The Wolves Have Encountered A New Pandemic Problem

Photo Credit: David Berding (USA TODAY Sports)

There were about five minutes left in the fourth quarter when Patrick Beverley started barking at the bench. The Minnesota Timberwolves had blown a 19-point lead they had built up in the middle of the third quarter. They led the Oklahoma City Thunder 85-83 but should have been up by over 20. Hell, they were up 30-10 after the first quarter and had blown that lead too.

“It’s our job,” he barked at the bench while standing on the floor. “Wake the fuck up!”

The Wolves responded, pulling away to win 98-90. Jaylen Nowell’s 16 points off the bench covered up an 0-for-8 night from Malik Beasley and D’Angelo Russell, scoring six points on 3-of-12 from the floor. Chris Finch rode his most productive players to the finish, and Anthony Edwards (22 points) and Karl-Anthony Towns (17) did enough to stave off an embarrassing loss.

The more significant point here isn’t that Minnesota almost lost to the Thunder. They’ve lost to the New Orleans Pelicans and Orlando Magic this year. It’s that the gang was back together. The Wolves held it together after the omicron variant of the coronavirus sidelined their starting unit. Nowell stepped up in their absence, so it was fitting that he finished off the game.

But it was Beverley who wouldn’t let this one slip away. It was more than the 20 points he scored on the nights or his tenacious defense. It was his unwillingness to settle. The Timberwolves have had nights where their players’ eyes glaze over. Where fans who are fed up with the losing throw up their hands and go Same old Wolves. Tonight wasn’t going to be that night.

“Patrick has been a great leader for us all season,” said Finch. “He sets the tone. He was letting his teammates know that what we did tonight probably wasn’t good enough. The guys are taking ownership over that and talking about it, that’s when you know you can move forward and actually get better off of that.”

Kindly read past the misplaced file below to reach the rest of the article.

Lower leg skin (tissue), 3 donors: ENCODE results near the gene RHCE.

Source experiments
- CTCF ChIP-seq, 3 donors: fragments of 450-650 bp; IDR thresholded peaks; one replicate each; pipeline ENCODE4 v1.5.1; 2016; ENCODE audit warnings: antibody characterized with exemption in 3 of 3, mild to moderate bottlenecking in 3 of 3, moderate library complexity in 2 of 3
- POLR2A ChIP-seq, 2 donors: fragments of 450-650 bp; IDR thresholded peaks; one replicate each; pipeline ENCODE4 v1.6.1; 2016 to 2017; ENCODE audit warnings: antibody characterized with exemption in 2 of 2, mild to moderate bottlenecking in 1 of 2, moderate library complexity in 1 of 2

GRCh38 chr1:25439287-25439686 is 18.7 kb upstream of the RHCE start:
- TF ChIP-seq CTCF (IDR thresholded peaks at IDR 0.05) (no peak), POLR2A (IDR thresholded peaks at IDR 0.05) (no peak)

It wasn’t just Beverley, though. Russell alternated between waving at adoring fans and shouting instructions at his teammates from the bench. Towns got animated in a huddle late in the game. Edwards seemed to know when he had the get the crowd involved and knocked down a critical three or a thunderous dunk to breathe life into the Target Center.

“That’s growth as far as like from last year,” Edwards said with a knowing smile on his face. “Because last year we’d get a lead, and a team would come back and beat us every time. Every single time. It was like, we gotta find a way to close games out.”

“I think it’s showing our mental toughness,” echoed Nowell. “We’re getting mentally tougher as these things start to happen. At the end of the day, we know that basketball is a game of runs. They made their run. Yeah, we could be mad that we were up 19, but at that moment, they’re only down one, so we’ve got to figure this out. We really pulled through.”

It was hard to identify whether Minnesota’s inability to take the 30-10 lead and blow over the Thunder with the force of a wedge tornado was more lack of focus or rust. After all, it was a midweek game against Oklahoma City, and Finch seemed to suggest his guys let up a bit. But it had also been 21 days since Finch had been able to pencil in his regular lineup.

Either way, this is Minnesota’s new pandemic problem. The omicron variant is spreading fast enough that the Minneapolis mayor is mandating masks again. Every team will face player absences because of COVID, and many have in some capacity already. But for a young team that is starting to put something together, the lack of continuity can be devastating.

The Wolves are 18-20 and 11-10 at home. They survived the omicron absences because of Nowell, Naz Reid, and Greg Monroe (!). But the big three is back, and with it comes expectations. Edwards says this is a playoff team, and that’s not just bravado. They should be. Minnesota has two max players and a former No. 1 overall pick. They’re deep and well-coached. And the fans are ready to see winning basketball. They’re worried that the team will leave if they don’t.

Do the Wolves have the infrastructure to survive players coming in and out of the lineup? Every good team needs to, even in a normal year. Injuries affect every team in the league. But I think they do. They have Russell shouting from the bench, trying to assist during an off night. Towns is still a force on the boards and can spread the floor — and Edwards knows how to keep the fans engaged.

“That’s beautiful, man,” Edwards said, beaming when asked about the fan response. “It’s like, I can’t even explain it. It’s beautiful.”

But most of all, they have Beverley. He’s refusing to let the Wolves fall into their losing ways again. He won’t let them nod off into oblivion.

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